This paper reviews the evidence on the cost of providing maternal health services, the use of disability-adjusted life years (DALYs) in the evaluation of the cost-effectiveness of these services, and alternative sources of financing maternal health services. The findings suggest that, for most interventions, care can be provided most cheaply at the primary care level. Personnel and drugs are the main components of cost. Community-based studies indicate that for the provision of emergency obstetric care, the focus should be on improving existing facilities. However, cross-study/country comparisons are difficult due to the inconsistency of costing methods and definitions of maternal health. While the use of DALYs as an outcome measure can help to justify the cost-effectiveness of maternal health interventions, compared to interventions, which target other disease areas, DALYs may underestimate the true burden of maternal mortality and undervalue an intervention’s cost-effectiveness due to the infrequency of maternal mortality.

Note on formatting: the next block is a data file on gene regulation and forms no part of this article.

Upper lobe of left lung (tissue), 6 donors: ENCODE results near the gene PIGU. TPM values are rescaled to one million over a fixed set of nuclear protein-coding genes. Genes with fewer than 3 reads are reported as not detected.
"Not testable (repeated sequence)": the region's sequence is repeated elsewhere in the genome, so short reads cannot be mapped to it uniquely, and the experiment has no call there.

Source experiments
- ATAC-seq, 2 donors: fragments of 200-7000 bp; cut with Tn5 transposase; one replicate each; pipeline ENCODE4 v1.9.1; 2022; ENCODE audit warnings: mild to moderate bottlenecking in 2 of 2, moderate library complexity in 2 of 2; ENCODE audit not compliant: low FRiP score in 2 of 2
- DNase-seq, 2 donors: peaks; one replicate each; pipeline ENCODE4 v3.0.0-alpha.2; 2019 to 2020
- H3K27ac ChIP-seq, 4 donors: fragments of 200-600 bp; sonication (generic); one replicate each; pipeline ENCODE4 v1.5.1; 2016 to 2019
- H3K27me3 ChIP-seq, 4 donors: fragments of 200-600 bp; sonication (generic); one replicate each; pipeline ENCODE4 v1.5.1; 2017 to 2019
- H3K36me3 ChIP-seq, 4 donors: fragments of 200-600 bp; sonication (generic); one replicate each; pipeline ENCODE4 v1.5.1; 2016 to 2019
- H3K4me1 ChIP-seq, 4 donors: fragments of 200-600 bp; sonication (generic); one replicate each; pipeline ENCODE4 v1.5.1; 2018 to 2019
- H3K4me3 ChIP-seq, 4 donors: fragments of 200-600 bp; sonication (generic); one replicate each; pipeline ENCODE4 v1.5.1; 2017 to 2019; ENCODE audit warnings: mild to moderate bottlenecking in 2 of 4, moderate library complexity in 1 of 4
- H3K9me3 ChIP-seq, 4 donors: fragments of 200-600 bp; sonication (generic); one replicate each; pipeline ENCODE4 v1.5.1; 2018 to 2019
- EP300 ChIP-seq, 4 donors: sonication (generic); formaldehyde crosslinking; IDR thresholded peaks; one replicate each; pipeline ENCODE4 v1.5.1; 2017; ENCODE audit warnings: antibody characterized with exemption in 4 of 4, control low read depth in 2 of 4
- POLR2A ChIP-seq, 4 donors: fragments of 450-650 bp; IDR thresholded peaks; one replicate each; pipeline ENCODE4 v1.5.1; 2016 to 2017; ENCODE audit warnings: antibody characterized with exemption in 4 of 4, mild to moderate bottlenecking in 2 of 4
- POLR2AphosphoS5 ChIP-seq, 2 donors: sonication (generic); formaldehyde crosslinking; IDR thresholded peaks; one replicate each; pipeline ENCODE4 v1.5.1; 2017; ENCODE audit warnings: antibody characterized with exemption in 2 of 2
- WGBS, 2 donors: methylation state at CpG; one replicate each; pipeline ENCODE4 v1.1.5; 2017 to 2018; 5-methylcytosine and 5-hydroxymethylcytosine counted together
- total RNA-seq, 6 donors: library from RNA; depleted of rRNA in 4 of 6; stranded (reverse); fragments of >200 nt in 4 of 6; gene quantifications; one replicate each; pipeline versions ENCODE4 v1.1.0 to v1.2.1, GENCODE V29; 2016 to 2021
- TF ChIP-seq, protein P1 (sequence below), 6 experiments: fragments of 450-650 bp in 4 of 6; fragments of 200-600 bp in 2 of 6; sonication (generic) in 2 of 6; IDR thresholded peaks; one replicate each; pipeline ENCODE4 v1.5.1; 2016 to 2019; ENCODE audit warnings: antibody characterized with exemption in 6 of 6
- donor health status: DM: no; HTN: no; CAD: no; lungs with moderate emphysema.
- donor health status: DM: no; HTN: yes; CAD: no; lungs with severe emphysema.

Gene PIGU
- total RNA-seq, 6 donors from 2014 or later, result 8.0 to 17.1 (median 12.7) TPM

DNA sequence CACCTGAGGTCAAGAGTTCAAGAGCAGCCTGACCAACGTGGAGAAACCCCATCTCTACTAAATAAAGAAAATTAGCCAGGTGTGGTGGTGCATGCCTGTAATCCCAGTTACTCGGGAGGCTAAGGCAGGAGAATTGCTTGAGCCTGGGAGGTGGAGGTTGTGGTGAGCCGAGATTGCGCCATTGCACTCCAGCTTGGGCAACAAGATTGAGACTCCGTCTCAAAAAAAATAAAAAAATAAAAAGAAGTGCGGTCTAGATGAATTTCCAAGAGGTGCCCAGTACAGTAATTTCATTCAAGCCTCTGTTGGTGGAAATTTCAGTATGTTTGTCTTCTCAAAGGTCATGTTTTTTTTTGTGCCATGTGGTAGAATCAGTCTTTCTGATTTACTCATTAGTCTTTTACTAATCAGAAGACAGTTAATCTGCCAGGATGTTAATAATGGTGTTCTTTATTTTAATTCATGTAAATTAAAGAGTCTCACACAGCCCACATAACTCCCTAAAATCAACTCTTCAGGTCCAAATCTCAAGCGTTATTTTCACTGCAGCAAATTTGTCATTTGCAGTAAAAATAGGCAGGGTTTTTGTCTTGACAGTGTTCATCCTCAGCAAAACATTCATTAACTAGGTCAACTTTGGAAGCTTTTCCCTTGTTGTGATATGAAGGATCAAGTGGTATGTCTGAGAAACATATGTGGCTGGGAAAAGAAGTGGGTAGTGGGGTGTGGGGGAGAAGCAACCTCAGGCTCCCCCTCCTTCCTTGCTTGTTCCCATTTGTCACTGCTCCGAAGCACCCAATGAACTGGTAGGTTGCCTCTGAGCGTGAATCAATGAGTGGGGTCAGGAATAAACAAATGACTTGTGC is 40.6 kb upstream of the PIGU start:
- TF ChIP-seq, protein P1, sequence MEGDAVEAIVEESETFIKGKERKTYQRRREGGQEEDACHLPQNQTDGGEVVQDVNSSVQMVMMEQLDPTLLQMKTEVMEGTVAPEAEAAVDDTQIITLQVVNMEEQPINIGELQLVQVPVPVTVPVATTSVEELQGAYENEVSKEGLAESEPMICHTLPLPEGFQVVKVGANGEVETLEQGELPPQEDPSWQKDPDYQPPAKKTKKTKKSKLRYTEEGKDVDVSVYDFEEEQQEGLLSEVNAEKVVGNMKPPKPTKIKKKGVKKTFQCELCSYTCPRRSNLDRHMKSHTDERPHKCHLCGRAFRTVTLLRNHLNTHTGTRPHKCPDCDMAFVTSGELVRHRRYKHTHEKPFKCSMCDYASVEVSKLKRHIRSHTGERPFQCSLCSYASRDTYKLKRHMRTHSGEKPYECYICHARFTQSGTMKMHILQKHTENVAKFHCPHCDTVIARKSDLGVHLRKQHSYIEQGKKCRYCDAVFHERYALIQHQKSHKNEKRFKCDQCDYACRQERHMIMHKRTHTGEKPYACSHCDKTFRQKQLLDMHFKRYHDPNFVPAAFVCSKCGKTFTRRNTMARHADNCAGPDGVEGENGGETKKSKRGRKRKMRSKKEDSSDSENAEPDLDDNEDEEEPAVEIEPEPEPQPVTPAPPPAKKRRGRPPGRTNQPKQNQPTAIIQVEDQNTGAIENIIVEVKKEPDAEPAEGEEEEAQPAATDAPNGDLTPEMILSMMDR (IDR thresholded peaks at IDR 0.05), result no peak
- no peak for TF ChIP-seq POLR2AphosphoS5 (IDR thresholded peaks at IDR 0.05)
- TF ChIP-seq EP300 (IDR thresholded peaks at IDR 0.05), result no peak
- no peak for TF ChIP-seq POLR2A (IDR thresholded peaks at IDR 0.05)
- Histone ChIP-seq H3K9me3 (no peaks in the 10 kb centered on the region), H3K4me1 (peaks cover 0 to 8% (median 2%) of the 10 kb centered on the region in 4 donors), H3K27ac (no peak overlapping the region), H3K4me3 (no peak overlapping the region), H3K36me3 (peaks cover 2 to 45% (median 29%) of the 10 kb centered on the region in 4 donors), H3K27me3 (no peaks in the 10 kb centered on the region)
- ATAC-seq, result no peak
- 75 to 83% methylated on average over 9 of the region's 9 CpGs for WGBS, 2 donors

Borghi, J. What is the cost of maternal health care and how can it be financed ? In: Van Lerberghe, W.; Kegels, G.; De Brouwere, V. (Eds), Studies in Health Services Organisation & Policy. ITGPress, Antwerp, Belgium (2001) 243-292. ISBN 90-76070-19-9